When it comes to landing and keeping clients, the key is to position yourself as their partner. Yes, you are a writer, editor or [insert profession of choice here], but moreover, you are someone your clients can turn to when they need an extra hand. It is important to be flexible and easy to work with, and I’ve always said my job is to make my clients’ jobs easier.
My motto was tested this week when I reached out to an editor about a story he assigned me a few months ago only to learn he had forgotten to list me on his editorial calendar and assigned the story to someone else. He apologized (several times, actually), and promised to touch base with the other writer to determine who was further along on the piece.
I took a few deep breaths and thought about what losing the assignment would mean to me. For this paper, I get paid by the word and typically earn $1,200 or more for a feature. This is a heck of a lot of money. I also love the front-page byline this piece will have. Plus, I had several hours in on the project.
Then, I thought about my editor, the sources who had already shared time and information with me and all of the leg work I’d done on the piece. As a partner, there was no reason to let that work go to waste. I’ve been writing for this paper since I started freelancing three years ago and value the long-term relationship we have.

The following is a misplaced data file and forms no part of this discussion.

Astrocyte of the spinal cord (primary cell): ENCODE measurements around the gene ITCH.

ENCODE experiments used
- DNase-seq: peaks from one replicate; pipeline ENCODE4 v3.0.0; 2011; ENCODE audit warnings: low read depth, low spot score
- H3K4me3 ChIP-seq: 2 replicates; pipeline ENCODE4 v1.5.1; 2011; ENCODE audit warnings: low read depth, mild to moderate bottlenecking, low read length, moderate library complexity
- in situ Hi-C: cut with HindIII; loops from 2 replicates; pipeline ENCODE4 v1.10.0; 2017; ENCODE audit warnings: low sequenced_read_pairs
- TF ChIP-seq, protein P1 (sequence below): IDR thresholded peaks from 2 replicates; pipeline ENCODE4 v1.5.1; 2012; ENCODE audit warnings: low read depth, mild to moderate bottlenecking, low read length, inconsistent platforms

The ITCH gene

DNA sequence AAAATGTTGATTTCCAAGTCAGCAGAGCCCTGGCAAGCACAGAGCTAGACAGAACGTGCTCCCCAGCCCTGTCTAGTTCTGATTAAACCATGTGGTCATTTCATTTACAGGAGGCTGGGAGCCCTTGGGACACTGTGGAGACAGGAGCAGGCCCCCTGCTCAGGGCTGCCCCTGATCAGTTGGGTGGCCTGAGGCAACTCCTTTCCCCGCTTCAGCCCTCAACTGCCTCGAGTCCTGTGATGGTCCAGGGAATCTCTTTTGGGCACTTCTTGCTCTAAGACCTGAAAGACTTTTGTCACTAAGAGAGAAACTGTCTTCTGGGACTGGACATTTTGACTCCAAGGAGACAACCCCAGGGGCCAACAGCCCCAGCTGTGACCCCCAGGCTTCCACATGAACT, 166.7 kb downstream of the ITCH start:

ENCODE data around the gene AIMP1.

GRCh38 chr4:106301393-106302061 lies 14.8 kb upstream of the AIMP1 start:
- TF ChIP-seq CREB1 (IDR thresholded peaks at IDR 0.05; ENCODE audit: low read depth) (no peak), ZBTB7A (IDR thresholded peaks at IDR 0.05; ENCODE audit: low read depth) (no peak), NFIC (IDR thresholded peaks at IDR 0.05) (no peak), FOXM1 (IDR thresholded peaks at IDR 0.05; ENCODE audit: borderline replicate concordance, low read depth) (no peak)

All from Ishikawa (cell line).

I emailed my editor and let him know that if he went with the other writer, I’d share my notes and the dates and times of pending interviews in addition to an overall status update.
Minutes later, my phone rang. My editor was confirming that I’d just offered to share my info, apologized again and thanked me for being so willing to help. He also offered to pay me for the work I’d done so far, give me credit on the story as a contributing writer and put me on the editorial calendar for an upcoming feature.
Was it the right move? Part of me wonders if I shared my info a little too easily. But overall, I think I showed my dedication to my client. My editor knows that I put the story first and he rewarded me with compensation for the time I’d spent and, more importantly for a soul proprietor, future work. I'm still a firm believer that putting the client first is the first step in building trust and securing repeat business.